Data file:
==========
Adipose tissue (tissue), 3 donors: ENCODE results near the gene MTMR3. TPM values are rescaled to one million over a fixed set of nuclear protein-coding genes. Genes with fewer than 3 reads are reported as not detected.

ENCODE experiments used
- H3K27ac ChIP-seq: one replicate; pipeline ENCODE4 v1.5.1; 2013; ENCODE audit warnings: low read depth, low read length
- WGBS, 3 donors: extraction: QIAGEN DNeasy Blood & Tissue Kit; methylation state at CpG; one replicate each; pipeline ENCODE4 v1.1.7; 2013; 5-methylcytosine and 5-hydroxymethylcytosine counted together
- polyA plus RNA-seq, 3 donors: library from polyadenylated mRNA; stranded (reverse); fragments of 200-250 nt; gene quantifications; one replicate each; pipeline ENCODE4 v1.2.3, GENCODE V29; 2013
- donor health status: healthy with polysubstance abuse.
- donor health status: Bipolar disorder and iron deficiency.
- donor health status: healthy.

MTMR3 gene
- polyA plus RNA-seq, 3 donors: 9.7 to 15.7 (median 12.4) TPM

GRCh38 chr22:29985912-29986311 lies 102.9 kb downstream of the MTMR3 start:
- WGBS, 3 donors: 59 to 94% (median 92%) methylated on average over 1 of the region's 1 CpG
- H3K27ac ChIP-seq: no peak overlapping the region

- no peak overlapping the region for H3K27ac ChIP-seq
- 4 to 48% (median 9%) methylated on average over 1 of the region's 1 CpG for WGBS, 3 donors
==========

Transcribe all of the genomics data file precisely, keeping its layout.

Adipose tissue (tissue), 3 donors: ENCODE results near the gene MTMR3. TPM values are rescaled to one million over a fixed set of nuclear protein-coding genes. Genes with fewer than 3 reads are reported as not detected.

ENCODE experiments used
- H3K27ac ChIP-seq: one replicate; pipeline ENCODE4 v1.5.1; 2013; ENCODE audit warnings: low read depth, low read length
- WGBS, 3 donors: extraction: QIAGEN DNeasy Blood & Tissue Kit; methylation state at CpG; one replicate each; pipeline ENCODE4 v1.1.7; 2013; 5-methylcytosine and 5-hydroxymethylcytosine counted together
- polyA plus RNA-seq, 3 donors: library from polyadenylated mRNA; stranded (reverse); fragments of 200-250 nt; gene quantifications; one replicate each; pipeline ENCODE4 v1.2.3, GENCODE V29; 2013
- donor health status: healthy with polysubstance abuse.
- donor health status: Bipolar disorder and iron deficiency.
- donor health status: healthy.

MTMR3 gene
- polyA plus RNA-seq, 3 donors: 9.7 to 15.7 (median 12.4) TPM

GRCh38 chr22:29985912-29986311 lies 102.9 kb downstream of the MTMR3 start:
- WGBS, 3 donors: 59 to 94% (median 92%) methylated on average over 1 of the region's 1 CpG
- H3K27ac ChIP-seq: no peak overlapping the region

- no peak overlapping the region for H3K27ac ChIP-seq
- 4 to 48% (median 9%) methylated on average over 1 of the region's 1 CpG for WGBS, 3 donors